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Going Higher: Spice up skills with sporty choices

Universities in the North may not all be renowned for their sporting prowess but they do have some fine facilities. Lottery money has provided a recent boost, writes Maureen O'Connor
There's sport you watch and sport you take part in, and while the north of England can more than hold its own on the first count, its universities lag just a tad when it comes to success on their own fields and tracks. Top honours in terms of team game fixture results for men and women go to Midlands universities. But Leeds and Sheffield came equal fifth last year and Durham and Northumbria were not far behind, at eighth and tenth respectively.

If you add in the consistently successful teams at Manchester, the region is not outclassed.

And when it comes to facilities, some of the northern Universities can hardly be beaten. As the Virgin Alternative Guide puts it, sport is big news at Leeds, and there are facilities to match. There are two sports halls, one with capacity for 1,500 spectators, and campus facilities for badminton, basketball and volleyball. There is a gym, a weights room, a rifle range, a fitness room, squash courts, table tennis and a climbing wall - and the rock faces and potholes of the Pennines are within an hour for those who want to go further afield.

Playing fields are five miles away. And just down the road, Leeds Met has just secured a pounds 1m lottery grant for floodlit synthetic turf pitches and an upgrade of its athletics stadium to international standard.

Sheffield keeps its place in the league tables by pursuing a policy of "sport for all" and its Goodwin sports centre is currently undergoing a pounds 14m refit. There are 60 sports clubs and no one sneers at aerobics, frisbee, step and skipping.

Durham, with its high intake of independent school students, is another highly successful sporting university. The men took third place in the Busa championship last year, although the women did not do so well. Intercollegiate rivalry probably raises standards, with Castle and Hatfield vying for top rugby honours and Castle and Hill Bede rivals in rowing. Sixty acres of playing fields cater for most team sports.

But less fashionable universities are also investing major sums in student sporting facilities. In the Red Mole survey of student views, Lancaster and Bradford came fourth and fifth for students' esteem for their sporting facilities, with Manchester, Central Lancashire, Liverpool and Newcastle not far behind.

Bradford, on a central city site where it began life as a technical college, saw its women's basketball team make the Busa finals last year. It has crammed in a 25-metre swimming-pool and sports centre on campus and has two sets of playing-fields on two sites further afield.

Central Lancashire also has the lottery to thank for an pounds 8m grant which will be spent on an outdoor "multisport" complex, to include an athletics track, pitches, cricket nets, tennis courts and a closed-circuit cycle track. It will not be completed until 2000, and even then only if the work is on time, but some facilities should come on stream in time to tempt enthusiasts amongst the 1998 entry.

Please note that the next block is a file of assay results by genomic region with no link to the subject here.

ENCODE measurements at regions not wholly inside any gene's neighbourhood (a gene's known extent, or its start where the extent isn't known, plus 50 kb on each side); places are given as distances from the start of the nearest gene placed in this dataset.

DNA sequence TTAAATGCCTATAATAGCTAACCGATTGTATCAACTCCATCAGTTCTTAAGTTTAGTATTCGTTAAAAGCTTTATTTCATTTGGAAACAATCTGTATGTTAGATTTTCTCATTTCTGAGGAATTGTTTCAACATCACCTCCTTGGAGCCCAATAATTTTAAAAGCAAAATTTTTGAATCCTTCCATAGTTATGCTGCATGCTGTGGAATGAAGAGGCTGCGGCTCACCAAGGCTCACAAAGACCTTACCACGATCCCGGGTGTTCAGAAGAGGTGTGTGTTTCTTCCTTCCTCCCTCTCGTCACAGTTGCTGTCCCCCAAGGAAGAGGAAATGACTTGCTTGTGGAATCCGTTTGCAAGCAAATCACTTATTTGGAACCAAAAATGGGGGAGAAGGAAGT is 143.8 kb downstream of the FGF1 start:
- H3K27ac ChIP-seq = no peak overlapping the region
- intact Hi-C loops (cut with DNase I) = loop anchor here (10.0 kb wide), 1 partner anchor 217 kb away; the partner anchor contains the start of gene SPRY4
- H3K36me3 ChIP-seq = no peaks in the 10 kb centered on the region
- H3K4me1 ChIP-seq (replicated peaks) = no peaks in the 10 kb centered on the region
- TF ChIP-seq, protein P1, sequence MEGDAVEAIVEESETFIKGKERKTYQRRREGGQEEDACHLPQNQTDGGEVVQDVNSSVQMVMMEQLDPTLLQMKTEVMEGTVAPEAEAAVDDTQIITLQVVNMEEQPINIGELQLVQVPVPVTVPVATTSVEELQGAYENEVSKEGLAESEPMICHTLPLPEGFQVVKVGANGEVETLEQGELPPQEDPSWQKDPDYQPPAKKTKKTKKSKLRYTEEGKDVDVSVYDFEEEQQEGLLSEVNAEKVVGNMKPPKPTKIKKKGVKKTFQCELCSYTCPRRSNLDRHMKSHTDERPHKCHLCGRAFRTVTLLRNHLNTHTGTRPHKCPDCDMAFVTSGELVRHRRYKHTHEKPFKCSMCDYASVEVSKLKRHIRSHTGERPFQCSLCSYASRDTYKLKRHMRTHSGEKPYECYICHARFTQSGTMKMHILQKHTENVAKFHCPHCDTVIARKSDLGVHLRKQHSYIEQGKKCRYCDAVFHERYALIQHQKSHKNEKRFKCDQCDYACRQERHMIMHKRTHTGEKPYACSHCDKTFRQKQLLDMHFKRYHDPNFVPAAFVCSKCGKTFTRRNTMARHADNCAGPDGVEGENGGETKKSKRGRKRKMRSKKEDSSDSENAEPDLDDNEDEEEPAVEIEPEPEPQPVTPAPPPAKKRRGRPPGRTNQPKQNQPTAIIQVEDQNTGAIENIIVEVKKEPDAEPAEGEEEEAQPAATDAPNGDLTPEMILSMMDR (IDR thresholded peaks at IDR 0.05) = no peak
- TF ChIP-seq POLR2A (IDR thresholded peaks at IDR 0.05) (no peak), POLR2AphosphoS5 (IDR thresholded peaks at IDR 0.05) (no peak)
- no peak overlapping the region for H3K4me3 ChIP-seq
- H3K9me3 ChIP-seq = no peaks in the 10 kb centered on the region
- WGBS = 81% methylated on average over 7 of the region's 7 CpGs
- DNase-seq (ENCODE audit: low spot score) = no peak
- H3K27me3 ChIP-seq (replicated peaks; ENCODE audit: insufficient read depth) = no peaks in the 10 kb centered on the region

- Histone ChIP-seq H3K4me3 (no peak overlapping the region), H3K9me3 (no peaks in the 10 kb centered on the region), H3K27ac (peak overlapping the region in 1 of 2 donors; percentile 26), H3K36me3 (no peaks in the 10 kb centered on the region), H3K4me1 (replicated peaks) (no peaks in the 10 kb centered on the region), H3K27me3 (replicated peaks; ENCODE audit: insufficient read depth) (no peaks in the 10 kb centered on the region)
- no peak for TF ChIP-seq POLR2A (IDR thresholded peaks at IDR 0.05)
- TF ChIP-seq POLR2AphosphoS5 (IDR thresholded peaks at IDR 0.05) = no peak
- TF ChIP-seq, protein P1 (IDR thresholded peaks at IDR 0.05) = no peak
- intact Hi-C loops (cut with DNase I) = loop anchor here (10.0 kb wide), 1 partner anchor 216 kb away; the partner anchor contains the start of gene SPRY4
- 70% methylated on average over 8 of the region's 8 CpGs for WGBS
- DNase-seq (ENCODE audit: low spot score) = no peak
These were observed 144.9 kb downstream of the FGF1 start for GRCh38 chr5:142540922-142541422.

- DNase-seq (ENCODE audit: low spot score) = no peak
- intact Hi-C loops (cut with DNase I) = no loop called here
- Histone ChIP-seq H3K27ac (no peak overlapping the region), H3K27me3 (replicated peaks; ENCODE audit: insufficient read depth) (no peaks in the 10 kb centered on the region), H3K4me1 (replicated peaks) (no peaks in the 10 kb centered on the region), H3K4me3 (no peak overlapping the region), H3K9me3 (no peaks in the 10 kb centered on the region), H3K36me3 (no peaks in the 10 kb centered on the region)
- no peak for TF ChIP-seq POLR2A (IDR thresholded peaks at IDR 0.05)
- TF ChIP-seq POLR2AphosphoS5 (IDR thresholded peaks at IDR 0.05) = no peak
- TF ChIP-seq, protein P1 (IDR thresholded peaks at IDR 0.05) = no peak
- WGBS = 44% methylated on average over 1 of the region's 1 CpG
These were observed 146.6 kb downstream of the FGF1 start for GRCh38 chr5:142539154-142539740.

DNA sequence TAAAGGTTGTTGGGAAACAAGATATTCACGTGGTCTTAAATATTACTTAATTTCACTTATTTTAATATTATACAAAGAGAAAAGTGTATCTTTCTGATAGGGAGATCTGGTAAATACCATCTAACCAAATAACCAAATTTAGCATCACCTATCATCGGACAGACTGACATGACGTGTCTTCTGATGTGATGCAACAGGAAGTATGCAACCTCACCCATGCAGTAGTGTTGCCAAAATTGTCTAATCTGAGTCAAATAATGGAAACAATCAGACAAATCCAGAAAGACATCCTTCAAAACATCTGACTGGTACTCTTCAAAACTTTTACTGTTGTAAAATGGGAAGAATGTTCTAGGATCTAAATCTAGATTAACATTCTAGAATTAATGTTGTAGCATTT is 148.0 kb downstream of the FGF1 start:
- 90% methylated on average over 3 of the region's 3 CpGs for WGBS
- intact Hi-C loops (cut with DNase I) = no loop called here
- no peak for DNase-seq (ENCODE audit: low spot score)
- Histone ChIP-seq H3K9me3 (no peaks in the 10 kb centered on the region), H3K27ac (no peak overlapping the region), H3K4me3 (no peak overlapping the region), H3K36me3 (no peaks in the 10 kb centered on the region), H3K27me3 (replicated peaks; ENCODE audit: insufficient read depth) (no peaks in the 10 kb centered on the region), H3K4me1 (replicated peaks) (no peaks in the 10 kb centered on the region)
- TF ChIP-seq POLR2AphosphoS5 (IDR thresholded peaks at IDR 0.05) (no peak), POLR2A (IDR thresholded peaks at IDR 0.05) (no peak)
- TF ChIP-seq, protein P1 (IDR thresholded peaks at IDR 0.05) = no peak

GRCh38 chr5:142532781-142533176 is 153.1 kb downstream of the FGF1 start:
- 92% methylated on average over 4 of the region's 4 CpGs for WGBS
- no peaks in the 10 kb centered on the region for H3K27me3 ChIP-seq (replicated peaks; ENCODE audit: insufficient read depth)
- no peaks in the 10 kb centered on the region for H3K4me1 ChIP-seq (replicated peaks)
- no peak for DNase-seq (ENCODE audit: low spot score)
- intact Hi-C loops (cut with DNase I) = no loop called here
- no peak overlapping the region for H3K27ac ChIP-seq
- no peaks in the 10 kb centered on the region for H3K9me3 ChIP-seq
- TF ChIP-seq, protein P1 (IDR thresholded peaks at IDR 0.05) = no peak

Liverpool University also does well in the Busa team sports, but as befits a university in a great maritime city, also caters for water sports and other outdoor activities.

It has water sports facilities at Albert Dock on the regenerated River Mersey, sailing centres at West Kirby and Hoylake, and a base in Snowdonia for climbing, walking, canoeing and field studies.

As relatively small campus universities, Lancaster and York have the advantage of space, and both come out well in Red Mole's survey of student esteem. York has 40 acres of playing fields and uses its own, highly ornamental lake for fishing, canoeing, sailing, rowing and wind-surfing, with additional sailing and rowing on the river Ouse.

Sport plays a big part in life at collegiate Lancaster too, where facilities include a 25-metre pool and a huge range of pitches and courts, and the Lake District and Morecambe Bay are within easy reach for the more adventurous. Cross-Pennine rivalry with York University culminates in the Roses Weekend of competition and fun. And of course Manchester, with its huge student population of four universities which share many facilities, can hardly be beaten for sporting facilities. Manchester, Umist and Manchester Met all come in the top 30 universities in the view of the Red Mole student survey, and Salford is not that far behind.

It is probably fair to say that there is hardly a sport that cannot be accommodated somewhere within the Manchester student community.

Manchester University has 31 acres close to its student village at Fallowfield and a further 19 acres 10 miles to the south at its Wythenshaw sports ground. On the campus itself, close to the city centre, is the McDougal Centre, with swimming pool, indoor games hall, gym, squash and much more. Umist has five more acres of pitches, Salford has its own extensive facilities and Manchester Met has sports facilities spread from Didsbury to its campuses at Crewe and Alsager. One highlight of the year is the Northern Boat Race between Salford and Manchester Uni on May Day.